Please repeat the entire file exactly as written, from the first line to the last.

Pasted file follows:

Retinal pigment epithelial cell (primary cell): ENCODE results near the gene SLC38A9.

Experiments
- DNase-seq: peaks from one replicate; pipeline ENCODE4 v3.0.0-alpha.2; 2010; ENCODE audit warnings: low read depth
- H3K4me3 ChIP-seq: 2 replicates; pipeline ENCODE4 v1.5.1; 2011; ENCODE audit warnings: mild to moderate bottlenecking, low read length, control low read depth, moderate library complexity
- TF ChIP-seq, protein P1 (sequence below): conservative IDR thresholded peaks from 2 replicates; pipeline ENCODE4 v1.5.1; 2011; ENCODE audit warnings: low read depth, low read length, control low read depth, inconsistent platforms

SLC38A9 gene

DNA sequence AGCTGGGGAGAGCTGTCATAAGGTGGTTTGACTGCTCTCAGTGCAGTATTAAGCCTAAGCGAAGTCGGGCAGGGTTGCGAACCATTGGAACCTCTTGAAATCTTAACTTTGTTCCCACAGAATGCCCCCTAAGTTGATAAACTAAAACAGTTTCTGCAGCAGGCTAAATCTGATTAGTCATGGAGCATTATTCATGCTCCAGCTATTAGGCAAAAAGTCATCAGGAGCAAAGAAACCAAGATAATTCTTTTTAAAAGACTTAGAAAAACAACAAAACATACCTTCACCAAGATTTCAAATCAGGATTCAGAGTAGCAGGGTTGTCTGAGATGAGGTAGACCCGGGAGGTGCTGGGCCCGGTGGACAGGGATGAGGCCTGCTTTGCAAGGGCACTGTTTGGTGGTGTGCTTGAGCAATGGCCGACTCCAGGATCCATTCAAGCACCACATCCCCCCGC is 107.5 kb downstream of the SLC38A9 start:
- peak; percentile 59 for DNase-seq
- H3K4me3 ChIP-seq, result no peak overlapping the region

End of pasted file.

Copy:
Retinal pigment epithelial cell (primary cell): ENCODE results near the gene SLC38A9.

Experiments
- DNase-seq: peaks from one replicate; pipeline ENCODE4 v3.0.0-alpha.2; 2010; ENCODE audit warnings: low read depth
- H3K4me3 ChIP-seq: 2 replicates; pipeline ENCODE4 v1.5.1; 2011; ENCODE audit warnings: mild to moderate bottlenecking, low read length, control low read depth, moderate library complexity
- TF ChIP-seq, protein P1 (sequence below): conservative IDR thresholded peaks from 2 replicates; pipeline ENCODE4 v1.5.1; 2011; ENCODE audit warnings: low read depth, low read length, control low read depth, inconsistent platforms

SLC38A9 gene

DNA sequence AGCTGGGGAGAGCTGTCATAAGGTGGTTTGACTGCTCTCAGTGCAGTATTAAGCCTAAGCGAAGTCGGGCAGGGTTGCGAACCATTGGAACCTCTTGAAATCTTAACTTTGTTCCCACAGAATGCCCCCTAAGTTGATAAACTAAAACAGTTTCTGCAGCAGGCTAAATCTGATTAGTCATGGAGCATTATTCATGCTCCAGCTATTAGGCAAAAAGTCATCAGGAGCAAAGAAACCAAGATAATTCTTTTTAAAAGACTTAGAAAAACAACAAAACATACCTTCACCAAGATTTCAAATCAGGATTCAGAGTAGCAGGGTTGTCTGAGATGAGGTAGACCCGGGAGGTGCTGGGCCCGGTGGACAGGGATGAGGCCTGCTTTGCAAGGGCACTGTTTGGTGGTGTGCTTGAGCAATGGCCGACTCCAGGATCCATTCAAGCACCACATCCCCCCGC is 107.5 kb downstream of the SLC38A9 start:
- peak; percentile 59 for DNase-seq
- H3K4me3 ChIP-seq, result no peak overlapping the region